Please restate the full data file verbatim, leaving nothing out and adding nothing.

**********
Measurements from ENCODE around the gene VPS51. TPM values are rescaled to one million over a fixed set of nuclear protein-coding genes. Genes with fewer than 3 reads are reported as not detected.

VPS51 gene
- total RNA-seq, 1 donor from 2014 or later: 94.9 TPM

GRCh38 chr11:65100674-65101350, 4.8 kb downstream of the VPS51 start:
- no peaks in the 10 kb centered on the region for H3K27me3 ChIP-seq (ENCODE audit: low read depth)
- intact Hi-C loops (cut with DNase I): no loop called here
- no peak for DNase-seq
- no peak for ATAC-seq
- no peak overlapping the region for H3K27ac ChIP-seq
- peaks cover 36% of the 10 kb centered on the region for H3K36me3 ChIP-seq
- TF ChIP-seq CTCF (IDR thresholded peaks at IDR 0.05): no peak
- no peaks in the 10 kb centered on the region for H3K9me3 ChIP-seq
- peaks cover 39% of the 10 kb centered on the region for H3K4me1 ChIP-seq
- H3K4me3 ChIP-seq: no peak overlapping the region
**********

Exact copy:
Measurements from ENCODE around the gene VPS51. TPM values are rescaled to one million over a fixed set of nuclear protein-coding genes. Genes with fewer than 3 reads are reported as not detected.

VPS51 gene
- total RNA-seq, 1 donor from 2014 or later: 94.9 TPM

GRCh38 chr11:65100674-65101350, 4.8 kb downstream of the VPS51 start:
- no peaks in the 10 kb centered on the region for H3K27me3 ChIP-seq (ENCODE audit: low read depth)
- intact Hi-C loops (cut with DNase I): no loop called here
- no peak for DNase-seq
- no peak for ATAC-seq
- no peak overlapping the region for H3K27ac ChIP-seq
- peaks cover 36% of the 10 kb centered on the region for H3K36me3 ChIP-seq
- TF ChIP-seq CTCF (IDR thresholded peaks at IDR 0.05): no peak
- no peaks in the 10 kb centered on the region for H3K9me3 ChIP-seq
- peaks cover 39% of the 10 kb centered on the region for H3K4me1 ChIP-seq
- H3K4me3 ChIP-seq: no peak overlapping the region